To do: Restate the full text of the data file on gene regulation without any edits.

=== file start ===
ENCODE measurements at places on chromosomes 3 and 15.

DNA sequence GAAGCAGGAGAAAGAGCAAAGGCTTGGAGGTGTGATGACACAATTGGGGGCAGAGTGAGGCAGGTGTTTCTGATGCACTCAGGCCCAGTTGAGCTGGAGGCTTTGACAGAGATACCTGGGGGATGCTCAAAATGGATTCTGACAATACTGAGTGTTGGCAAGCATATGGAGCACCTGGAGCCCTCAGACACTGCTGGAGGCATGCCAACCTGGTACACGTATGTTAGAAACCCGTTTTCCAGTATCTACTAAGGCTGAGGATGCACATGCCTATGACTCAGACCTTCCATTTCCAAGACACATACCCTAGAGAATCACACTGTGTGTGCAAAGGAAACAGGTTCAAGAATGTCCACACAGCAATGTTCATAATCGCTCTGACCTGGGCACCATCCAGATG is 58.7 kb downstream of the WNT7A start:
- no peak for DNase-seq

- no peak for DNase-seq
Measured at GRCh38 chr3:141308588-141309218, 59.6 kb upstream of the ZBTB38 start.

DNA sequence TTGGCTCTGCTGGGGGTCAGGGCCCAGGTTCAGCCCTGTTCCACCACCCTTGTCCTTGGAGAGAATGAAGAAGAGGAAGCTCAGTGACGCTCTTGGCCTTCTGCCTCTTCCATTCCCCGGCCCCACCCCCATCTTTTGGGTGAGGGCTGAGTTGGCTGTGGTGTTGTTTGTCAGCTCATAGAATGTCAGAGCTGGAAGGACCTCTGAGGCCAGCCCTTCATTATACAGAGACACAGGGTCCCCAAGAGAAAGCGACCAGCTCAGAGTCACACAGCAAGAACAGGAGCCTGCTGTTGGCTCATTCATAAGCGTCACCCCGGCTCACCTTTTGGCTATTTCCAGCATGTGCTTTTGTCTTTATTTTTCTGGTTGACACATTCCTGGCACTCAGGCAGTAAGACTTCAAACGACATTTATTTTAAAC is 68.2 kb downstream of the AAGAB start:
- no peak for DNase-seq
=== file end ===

ENCODE measurements at places on chromosomes 3 and 15.

DNA sequence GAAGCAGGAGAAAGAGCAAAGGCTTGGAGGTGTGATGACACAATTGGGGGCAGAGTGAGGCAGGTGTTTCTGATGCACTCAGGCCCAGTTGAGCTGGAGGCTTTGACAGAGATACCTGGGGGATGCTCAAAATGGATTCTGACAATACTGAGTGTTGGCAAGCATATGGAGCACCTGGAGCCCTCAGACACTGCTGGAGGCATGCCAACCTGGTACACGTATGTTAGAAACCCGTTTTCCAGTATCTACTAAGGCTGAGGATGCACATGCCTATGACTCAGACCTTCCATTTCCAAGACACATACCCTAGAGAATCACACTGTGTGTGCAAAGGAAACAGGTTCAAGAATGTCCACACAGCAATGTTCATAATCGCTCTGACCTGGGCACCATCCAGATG is 58.7 kb downstream of the WNT7A start:
- no peak for DNase-seq

- no peak for DNase-seq
Measured at GRCh38 chr3:141308588-141309218, 59.6 kb upstream of the ZBTB38 start.

DNA sequence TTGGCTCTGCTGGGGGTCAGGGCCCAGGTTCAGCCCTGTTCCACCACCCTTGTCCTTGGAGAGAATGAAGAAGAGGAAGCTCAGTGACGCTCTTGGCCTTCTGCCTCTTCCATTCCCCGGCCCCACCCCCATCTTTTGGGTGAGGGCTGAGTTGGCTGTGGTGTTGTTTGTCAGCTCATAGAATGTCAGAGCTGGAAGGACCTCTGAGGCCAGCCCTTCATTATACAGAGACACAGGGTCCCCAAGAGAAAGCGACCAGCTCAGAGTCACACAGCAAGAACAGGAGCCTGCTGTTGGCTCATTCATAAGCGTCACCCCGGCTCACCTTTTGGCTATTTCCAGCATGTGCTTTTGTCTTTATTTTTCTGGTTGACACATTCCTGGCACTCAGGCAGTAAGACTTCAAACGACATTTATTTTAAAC is 68.2 kb downstream of the AAGAB start:
- no peak for DNase-seq